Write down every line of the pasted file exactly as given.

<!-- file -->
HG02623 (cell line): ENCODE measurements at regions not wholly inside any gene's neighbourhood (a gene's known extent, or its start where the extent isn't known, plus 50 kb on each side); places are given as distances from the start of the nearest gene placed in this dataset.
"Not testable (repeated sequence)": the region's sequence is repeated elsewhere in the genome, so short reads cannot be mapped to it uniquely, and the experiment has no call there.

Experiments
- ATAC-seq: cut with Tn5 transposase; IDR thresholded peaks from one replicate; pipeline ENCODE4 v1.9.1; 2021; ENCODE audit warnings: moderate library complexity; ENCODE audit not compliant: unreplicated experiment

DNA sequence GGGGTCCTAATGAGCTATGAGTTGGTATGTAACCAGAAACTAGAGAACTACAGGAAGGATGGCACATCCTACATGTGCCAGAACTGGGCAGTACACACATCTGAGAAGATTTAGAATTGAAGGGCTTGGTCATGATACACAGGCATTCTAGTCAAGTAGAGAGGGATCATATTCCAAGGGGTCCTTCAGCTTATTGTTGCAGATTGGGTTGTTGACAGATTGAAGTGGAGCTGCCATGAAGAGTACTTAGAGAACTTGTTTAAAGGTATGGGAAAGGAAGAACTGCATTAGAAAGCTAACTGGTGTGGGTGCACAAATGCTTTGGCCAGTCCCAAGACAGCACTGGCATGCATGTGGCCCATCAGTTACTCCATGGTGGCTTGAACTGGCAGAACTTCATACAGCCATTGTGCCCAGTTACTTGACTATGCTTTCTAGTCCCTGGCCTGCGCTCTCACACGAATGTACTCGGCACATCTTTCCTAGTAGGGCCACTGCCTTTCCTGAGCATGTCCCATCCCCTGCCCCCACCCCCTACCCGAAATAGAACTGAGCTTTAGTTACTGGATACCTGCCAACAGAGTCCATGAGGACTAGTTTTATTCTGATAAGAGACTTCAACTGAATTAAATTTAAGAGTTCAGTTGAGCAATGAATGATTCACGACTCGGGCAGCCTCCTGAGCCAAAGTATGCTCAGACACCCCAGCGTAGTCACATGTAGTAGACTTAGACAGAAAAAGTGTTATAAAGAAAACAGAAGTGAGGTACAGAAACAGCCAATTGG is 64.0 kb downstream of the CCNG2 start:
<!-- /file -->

HG02623 (cell line): ENCODE measurements at regions not wholly inside any gene's neighbourhood (a gene's known extent, or its start where the extent isn't known, plus 50 kb on each side); places are given as distances from the start of the nearest gene placed in this dataset.
"Not testable (repeated sequence)": the region's sequence is repeated elsewhere in the genome, so short reads cannot be mapped to it uniquely, and the experiment has no call there.

Experiments
- ATAC-seq: cut with Tn5 transposase; IDR thresholded peaks from one replicate; pipeline ENCODE4 v1.9.1; 2021; ENCODE audit warnings: moderate library complexity; ENCODE audit not compliant: unreplicated experiment

DNA sequence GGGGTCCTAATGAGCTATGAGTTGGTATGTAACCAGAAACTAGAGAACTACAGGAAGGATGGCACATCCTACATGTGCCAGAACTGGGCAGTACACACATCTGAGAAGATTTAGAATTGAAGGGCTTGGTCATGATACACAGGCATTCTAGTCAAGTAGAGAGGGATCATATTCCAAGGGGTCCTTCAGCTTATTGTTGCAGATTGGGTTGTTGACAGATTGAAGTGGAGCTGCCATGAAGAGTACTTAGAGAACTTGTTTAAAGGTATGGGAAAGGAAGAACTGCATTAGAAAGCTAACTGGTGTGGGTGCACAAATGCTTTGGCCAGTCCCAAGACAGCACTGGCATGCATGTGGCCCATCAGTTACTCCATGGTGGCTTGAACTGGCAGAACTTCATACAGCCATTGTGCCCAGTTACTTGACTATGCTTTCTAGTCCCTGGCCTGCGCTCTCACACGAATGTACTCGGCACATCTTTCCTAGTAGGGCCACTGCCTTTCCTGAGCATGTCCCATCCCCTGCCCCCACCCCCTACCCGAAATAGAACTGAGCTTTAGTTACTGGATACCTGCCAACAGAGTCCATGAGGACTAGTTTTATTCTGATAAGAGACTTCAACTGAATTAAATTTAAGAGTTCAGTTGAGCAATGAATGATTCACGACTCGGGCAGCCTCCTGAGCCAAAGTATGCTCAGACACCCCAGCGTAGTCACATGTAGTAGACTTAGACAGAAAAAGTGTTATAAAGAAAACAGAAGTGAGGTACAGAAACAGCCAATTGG is 64.0 kb downstream of the CCNG2 start: